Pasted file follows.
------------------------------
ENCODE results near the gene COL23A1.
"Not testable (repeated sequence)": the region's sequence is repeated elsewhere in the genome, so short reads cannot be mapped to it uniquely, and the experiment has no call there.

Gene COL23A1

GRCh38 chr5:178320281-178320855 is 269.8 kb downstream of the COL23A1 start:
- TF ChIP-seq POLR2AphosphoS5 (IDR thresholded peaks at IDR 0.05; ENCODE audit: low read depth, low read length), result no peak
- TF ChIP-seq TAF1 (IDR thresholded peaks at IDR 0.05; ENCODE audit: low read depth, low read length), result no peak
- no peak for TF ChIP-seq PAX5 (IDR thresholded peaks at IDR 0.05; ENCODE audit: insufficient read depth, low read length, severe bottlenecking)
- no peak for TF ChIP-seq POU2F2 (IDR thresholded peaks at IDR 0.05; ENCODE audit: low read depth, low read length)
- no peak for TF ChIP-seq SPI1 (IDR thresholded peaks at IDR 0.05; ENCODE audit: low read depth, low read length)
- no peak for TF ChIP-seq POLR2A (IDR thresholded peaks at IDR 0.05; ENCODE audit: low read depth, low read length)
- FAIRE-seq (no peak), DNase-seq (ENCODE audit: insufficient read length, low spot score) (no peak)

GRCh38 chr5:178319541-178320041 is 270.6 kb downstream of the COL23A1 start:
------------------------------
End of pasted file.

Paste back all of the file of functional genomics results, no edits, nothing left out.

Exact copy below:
ENCODE results near the gene COL23A1.
"Not testable (repeated sequence)": the region's sequence is repeated elsewhere in the genome, so short reads cannot be mapped to it uniquely, and the experiment has no call there.

Gene COL23A1

GRCh38 chr5:178320281-178320855 is 269.8 kb downstream of the COL23A1 start:
- TF ChIP-seq POLR2AphosphoS5 (IDR thresholded peaks at IDR 0.05; ENCODE audit: low read depth, low read length), result no peak
- TF ChIP-seq TAF1 (IDR thresholded peaks at IDR 0.05; ENCODE audit: low read depth, low read length), result no peak
- no peak for TF ChIP-seq PAX5 (IDR thresholded peaks at IDR 0.05; ENCODE audit: insufficient read depth, low read length, severe bottlenecking)
- no peak for TF ChIP-seq POU2F2 (IDR thresholded peaks at IDR 0.05; ENCODE audit: low read depth, low read length)
- no peak for TF ChIP-seq SPI1 (IDR thresholded peaks at IDR 0.05; ENCODE audit: low read depth, low read length)
- no peak for TF ChIP-seq POLR2A (IDR thresholded peaks at IDR 0.05; ENCODE audit: low read depth, low read length)
- FAIRE-seq (no peak), DNase-seq (ENCODE audit: insufficient read length, low spot score) (no peak)

GRCh38 chr5:178319541-178320041 is 270.6 kb downstream of the COL23A1 start: